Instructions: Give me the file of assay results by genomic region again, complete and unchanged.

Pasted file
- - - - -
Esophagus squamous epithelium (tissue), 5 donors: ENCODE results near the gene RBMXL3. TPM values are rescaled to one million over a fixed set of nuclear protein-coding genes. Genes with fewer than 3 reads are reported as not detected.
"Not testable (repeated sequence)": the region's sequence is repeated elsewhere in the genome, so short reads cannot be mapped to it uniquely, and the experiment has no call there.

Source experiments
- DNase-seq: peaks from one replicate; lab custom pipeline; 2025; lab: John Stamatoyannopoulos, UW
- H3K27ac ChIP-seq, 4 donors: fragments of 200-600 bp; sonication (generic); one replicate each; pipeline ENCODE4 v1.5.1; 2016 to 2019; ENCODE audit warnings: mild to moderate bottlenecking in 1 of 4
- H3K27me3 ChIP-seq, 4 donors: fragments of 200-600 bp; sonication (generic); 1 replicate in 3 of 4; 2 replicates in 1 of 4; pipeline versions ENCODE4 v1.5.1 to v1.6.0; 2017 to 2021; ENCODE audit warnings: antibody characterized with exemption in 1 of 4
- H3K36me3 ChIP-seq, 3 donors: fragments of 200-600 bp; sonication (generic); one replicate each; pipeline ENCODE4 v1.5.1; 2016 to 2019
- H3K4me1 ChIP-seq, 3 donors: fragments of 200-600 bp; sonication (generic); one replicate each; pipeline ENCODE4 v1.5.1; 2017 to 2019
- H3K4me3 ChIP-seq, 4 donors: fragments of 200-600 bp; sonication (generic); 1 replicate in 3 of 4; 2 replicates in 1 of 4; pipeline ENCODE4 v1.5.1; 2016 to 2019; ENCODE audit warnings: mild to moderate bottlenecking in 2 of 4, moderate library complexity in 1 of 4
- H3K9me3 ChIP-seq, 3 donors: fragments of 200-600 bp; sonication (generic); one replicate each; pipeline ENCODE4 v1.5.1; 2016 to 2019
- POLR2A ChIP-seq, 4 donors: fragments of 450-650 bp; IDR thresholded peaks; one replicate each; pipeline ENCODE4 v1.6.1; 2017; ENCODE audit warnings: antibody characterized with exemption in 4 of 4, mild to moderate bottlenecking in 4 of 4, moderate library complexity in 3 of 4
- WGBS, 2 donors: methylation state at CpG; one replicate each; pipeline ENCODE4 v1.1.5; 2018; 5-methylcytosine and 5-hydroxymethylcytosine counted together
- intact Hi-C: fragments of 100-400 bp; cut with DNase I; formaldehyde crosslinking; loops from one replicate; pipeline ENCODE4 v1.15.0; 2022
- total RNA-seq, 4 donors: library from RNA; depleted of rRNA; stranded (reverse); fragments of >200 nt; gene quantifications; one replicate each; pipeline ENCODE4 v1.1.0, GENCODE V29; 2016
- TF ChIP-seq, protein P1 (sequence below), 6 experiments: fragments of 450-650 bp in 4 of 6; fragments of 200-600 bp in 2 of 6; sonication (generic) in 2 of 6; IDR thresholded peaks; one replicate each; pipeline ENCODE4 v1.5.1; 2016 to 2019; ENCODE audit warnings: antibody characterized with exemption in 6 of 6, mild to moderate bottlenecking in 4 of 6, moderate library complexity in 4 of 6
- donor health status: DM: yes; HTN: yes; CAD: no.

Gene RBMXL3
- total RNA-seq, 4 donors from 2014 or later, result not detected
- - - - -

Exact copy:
Esophagus squamous epithelium (tissue), 5 donors: ENCODE results near the gene RBMXL3. TPM values are rescaled to one million over a fixed set of nuclear protein-coding genes. Genes with fewer than 3 reads are reported as not detected.
"Not testable (repeated sequence)": the region's sequence is repeated elsewhere in the genome, so short reads cannot be mapped to it uniquely, and the experiment has no call there.

Source experiments
- DNase-seq: peaks from one replicate; lab custom pipeline; 2025; lab: John Stamatoyannopoulos, UW
- H3K27ac ChIP-seq, 4 donors: fragments of 200-600 bp; sonication (generic); one replicate each; pipeline ENCODE4 v1.5.1; 2016 to 2019; ENCODE audit warnings: mild to moderate bottlenecking in 1 of 4
- H3K27me3 ChIP-seq, 4 donors: fragments of 200-600 bp; sonication (generic); 1 replicate in 3 of 4; 2 replicates in 1 of 4; pipeline versions ENCODE4 v1.5.1 to v1.6.0; 2017 to 2021; ENCODE audit warnings: antibody characterized with exemption in 1 of 4
- H3K36me3 ChIP-seq, 3 donors: fragments of 200-600 bp; sonication (generic); one replicate each; pipeline ENCODE4 v1.5.1; 2016 to 2019
- H3K4me1 ChIP-seq, 3 donors: fragments of 200-600 bp; sonication (generic); one replicate each; pipeline ENCODE4 v1.5.1; 2017 to 2019
- H3K4me3 ChIP-seq, 4 donors: fragments of 200-600 bp; sonication (generic); 1 replicate in 3 of 4; 2 replicates in 1 of 4; pipeline ENCODE4 v1.5.1; 2016 to 2019; ENCODE audit warnings: mild to moderate bottlenecking in 2 of 4, moderate library complexity in 1 of 4
- H3K9me3 ChIP-seq, 3 donors: fragments of 200-600 bp; sonication (generic); one replicate each; pipeline ENCODE4 v1.5.1; 2016 to 2019
- POLR2A ChIP-seq, 4 donors: fragments of 450-650 bp; IDR thresholded peaks; one replicate each; pipeline ENCODE4 v1.6.1; 2017; ENCODE audit warnings: antibody characterized with exemption in 4 of 4, mild to moderate bottlenecking in 4 of 4, moderate library complexity in 3 of 4
- WGBS, 2 donors: methylation state at CpG; one replicate each; pipeline ENCODE4 v1.1.5; 2018; 5-methylcytosine and 5-hydroxymethylcytosine counted together
- intact Hi-C: fragments of 100-400 bp; cut with DNase I; formaldehyde crosslinking; loops from one replicate; pipeline ENCODE4 v1.15.0; 2022
- total RNA-seq, 4 donors: library from RNA; depleted of rRNA; stranded (reverse); fragments of >200 nt; gene quantifications; one replicate each; pipeline ENCODE4 v1.1.0, GENCODE V29; 2016
- TF ChIP-seq, protein P1 (sequence below), 6 experiments: fragments of 450-650 bp in 4 of 6; fragments of 200-600 bp in 2 of 6; sonication (generic) in 2 of 6; IDR thresholded peaks; one replicate each; pipeline ENCODE4 v1.5.1; 2016 to 2019; ENCODE audit warnings: antibody characterized with exemption in 6 of 6, mild to moderate bottlenecking in 4 of 6, moderate library complexity in 4 of 6
- donor health status: DM: yes; HTN: yes; CAD: no.

Gene RBMXL3
- total RNA-seq, 4 donors from 2014 or later, result not detected